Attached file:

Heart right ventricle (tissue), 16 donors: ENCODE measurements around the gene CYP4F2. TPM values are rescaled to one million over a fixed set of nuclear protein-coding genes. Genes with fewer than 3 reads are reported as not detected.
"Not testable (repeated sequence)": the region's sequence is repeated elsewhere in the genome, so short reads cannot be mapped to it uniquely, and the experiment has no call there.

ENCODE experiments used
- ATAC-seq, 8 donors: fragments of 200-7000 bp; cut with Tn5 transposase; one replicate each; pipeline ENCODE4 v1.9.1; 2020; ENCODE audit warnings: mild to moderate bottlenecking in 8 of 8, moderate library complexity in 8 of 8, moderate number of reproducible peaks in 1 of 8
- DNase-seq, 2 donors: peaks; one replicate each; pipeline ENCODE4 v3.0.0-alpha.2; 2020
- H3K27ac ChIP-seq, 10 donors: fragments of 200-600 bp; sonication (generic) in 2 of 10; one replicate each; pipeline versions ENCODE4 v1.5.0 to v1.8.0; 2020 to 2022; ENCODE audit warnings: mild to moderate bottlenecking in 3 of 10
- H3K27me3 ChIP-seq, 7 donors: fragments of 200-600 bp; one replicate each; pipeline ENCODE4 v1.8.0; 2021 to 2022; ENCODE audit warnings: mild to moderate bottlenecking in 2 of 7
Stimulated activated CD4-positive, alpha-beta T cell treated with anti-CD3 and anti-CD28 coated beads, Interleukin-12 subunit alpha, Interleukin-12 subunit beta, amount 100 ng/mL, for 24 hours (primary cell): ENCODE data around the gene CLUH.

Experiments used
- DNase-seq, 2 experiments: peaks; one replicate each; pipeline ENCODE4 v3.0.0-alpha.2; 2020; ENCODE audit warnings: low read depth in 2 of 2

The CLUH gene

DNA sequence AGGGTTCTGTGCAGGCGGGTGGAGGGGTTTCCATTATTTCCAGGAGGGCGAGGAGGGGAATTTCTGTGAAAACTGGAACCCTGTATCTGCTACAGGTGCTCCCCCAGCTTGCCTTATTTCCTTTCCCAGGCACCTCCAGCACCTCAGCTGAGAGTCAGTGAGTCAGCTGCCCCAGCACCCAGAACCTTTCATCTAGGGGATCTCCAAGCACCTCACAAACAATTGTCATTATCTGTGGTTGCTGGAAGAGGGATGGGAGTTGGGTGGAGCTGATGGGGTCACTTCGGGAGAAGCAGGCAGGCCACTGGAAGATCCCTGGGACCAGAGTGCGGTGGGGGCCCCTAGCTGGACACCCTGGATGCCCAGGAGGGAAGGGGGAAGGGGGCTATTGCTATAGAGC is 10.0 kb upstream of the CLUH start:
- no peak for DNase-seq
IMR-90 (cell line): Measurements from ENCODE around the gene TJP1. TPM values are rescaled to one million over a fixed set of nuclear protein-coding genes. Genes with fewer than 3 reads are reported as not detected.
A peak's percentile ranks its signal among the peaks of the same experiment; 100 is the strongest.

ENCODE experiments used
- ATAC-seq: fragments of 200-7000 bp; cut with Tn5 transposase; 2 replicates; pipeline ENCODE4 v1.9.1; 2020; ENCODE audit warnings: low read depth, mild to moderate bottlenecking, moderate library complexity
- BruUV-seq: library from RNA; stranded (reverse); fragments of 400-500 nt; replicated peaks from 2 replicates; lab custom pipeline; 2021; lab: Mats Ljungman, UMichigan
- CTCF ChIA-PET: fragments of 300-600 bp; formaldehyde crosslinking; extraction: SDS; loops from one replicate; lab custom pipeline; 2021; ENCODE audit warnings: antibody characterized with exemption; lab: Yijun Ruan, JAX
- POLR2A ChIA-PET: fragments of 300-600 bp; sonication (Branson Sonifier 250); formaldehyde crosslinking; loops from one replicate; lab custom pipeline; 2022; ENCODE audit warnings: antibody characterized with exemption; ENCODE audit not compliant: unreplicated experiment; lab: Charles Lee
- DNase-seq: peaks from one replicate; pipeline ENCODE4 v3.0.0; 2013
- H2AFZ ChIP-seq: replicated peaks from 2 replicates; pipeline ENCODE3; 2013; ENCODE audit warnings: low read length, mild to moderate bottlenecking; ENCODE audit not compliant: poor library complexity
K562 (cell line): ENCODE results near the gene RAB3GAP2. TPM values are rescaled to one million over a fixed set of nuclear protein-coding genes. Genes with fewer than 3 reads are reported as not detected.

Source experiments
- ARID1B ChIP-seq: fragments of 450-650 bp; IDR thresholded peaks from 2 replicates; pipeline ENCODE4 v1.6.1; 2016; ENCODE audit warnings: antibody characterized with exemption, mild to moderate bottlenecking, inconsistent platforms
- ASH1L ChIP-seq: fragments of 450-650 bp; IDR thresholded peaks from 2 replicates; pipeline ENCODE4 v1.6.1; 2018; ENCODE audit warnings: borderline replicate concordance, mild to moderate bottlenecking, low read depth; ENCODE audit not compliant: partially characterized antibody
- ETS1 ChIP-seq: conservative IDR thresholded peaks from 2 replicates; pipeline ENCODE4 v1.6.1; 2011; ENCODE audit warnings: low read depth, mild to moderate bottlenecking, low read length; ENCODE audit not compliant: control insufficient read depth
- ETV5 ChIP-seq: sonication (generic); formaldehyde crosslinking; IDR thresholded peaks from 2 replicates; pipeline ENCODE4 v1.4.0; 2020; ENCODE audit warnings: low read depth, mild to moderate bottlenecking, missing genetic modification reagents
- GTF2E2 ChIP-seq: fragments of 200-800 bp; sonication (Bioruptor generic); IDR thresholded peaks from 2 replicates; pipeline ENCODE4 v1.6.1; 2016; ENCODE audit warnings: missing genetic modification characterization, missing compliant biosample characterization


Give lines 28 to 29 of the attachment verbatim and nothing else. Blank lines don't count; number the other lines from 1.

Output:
- ETV5 ChIP-seq: sonication (generic); formaldehyde crosslinking; IDR thresholded peaks from 2 replicates; pipeline ENCODE4 v1.4.0; 2020; ENCODE audit warnings: low read depth, mild to moderate bottlenecking, missing genetic modification reagents
- GTF2E2 ChIP-seq: fragments of 200-800 bp; sonication (Bioruptor generic); IDR thresholded peaks from 2 replicates; pipeline ENCODE4 v1.6.1; 2016; ENCODE audit warnings: missing genetic modification characterization, missing compliant biosample characterization